5 questions with Chile-IT CEO Juan Carlos Munoz

We caught up with Chile-IT CEO Juan Carlos Munoz to talk strategy, nearshoring and where Chile's tech comapnies fit into the sourcing equation.

Chile-IT is a non-profit organization that aims to give its home technology companies an entry into the U.S. market.

The small country, recently in the news for rescuing 33 trapped miners, has a bevy of technology companies that are known in Latin America but lack U.S. exposure. Enter Chile-IT, which is looking to court U.S. companies as customers and build outposts here.

Member companies include Datco, an IT consulting company; Eticsa, a data center design firm; Coasin Global Services, an applications development outfit; Excelsys, which makes online banking systems; Ki Technology, a Web development specialist; and Synapsis, which manages data centers for utilities.

We caught up with Chile-IT CEO Juan Carlos Munoz to talk strategy:

  • Where does Chile IT fit into the tech equation? Munoz noted that Chile specializes in software and services for the mining, industrial, financial and government markets. "Chilean IT companies are best of breed and we're helping them open offices in the U.S.," said Munoz.
  • Is this effort really just a nearshore outsourcing play? Munoz said that Chilean IT companies have grown their outsourcing market from zero to $1 billion a year in just four years. Munoz said Chile nearshoring can be a $5 billion market by 2015. However, Chile's tech companies are looking to move onshore in the U.S. and hire staff here. For instance, Chile companies like Excelsys are experts in mobile banking, an area that lags in the U.S. Excelsys has been pitching its mobile banking software to the big banks in the U.S. "It's a nearshore, onshore strategy, said Munoz.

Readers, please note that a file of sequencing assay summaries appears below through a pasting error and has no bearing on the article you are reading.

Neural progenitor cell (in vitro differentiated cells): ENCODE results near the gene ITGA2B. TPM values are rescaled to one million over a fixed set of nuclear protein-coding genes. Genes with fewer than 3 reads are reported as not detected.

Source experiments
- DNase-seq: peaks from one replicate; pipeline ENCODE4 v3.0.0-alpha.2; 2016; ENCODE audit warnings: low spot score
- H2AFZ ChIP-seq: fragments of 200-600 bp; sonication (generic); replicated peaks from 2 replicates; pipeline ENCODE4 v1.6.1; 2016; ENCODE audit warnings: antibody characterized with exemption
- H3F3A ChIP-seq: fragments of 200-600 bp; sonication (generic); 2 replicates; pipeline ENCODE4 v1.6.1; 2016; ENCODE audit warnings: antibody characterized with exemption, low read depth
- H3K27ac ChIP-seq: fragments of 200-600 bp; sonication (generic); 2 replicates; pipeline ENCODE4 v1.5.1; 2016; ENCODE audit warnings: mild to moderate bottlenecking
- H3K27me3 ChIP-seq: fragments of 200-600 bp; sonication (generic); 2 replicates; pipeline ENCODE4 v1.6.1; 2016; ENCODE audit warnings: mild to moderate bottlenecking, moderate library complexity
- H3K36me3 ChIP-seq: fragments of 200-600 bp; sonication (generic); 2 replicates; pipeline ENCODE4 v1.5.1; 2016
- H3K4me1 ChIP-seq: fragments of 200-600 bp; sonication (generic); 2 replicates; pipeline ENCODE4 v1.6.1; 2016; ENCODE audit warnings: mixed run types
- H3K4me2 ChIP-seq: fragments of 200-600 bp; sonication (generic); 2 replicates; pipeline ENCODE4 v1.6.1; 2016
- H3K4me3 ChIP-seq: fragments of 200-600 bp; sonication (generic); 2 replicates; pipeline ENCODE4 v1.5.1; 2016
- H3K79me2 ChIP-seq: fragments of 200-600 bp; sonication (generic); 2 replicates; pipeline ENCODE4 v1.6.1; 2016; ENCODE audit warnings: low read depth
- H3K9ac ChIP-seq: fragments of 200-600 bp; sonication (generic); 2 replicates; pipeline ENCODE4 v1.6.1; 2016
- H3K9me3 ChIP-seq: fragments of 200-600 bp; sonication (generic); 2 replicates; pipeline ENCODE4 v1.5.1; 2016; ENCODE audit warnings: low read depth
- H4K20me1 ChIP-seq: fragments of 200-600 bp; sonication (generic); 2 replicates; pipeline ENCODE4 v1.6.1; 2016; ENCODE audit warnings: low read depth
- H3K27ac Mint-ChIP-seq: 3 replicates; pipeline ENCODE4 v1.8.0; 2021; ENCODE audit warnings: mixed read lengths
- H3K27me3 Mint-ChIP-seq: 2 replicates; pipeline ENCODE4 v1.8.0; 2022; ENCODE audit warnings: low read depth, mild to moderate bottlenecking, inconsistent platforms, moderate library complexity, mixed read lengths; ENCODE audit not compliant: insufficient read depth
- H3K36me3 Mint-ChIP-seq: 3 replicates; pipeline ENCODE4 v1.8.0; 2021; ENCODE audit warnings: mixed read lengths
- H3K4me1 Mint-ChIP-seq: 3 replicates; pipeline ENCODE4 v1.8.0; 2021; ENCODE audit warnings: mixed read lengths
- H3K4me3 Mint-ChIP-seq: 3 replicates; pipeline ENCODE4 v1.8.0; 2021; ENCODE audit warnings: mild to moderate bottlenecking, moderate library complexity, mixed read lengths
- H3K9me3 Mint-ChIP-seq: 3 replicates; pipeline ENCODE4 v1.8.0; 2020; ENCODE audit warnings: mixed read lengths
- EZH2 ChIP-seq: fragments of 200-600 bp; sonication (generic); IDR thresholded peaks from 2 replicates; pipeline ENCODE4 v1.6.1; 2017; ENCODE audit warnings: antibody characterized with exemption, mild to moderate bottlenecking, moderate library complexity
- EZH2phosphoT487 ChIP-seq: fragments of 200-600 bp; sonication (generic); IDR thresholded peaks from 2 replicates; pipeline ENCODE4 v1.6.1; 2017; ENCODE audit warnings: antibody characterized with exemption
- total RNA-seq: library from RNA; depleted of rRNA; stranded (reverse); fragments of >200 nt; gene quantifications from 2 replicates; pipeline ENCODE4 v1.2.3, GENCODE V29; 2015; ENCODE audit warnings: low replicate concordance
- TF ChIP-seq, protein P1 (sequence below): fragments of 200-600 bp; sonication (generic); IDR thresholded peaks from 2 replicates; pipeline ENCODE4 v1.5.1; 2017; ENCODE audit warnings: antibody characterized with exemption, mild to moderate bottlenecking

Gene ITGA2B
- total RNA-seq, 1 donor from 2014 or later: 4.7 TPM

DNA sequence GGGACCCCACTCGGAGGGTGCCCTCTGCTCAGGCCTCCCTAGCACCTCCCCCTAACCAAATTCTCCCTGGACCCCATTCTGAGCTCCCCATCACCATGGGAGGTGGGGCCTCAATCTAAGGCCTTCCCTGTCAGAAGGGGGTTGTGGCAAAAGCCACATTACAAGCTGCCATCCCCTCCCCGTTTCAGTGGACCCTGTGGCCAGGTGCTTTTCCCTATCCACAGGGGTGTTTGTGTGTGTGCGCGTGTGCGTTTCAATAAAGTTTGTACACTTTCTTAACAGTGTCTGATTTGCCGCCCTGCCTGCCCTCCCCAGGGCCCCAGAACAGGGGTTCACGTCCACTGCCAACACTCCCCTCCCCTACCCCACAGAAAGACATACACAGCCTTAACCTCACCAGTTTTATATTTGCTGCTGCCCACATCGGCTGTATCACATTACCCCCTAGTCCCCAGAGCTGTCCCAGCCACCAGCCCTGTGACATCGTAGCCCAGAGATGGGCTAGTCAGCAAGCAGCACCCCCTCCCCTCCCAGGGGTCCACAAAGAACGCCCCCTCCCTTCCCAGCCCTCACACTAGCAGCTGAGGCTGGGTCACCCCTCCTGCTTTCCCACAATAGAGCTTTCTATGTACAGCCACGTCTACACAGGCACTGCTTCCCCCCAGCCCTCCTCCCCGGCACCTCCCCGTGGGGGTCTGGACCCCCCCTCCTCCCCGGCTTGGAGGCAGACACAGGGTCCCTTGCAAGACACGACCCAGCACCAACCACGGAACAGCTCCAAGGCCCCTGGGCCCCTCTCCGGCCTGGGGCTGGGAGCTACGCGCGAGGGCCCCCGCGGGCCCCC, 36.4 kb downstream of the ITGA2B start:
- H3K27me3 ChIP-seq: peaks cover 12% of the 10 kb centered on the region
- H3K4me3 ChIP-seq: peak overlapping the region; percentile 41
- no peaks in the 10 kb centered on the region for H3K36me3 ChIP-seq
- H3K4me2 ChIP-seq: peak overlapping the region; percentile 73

• Why hasn't innovative mobile banking taken off in the U.S? I noted that other countries like Turkey and Chile can deliver money via text messages. Mobile banking is holding up your phone to an ATM. Chile has had a formula like that for years. Munoz said that volume and security may be a concern for the U.S. "In Chile, there are only 16 million people so it's the perfect place to test things," he said.
  • Are there political risks for Chile's IT companies? Munoz noted that Chile has a bevy of free trade deals with the U.S. Chile also has a similar business culture to the U.S. and its small size isn't likely to draw the political ire of a country like China.
  • How does Chile compare to other countries in Latin America, notably Brazil and Argentina? Munoz said that larger countries in Latin America are positioning themselves as general IT practitioners. "We want to be the neurosurgeons," he said.

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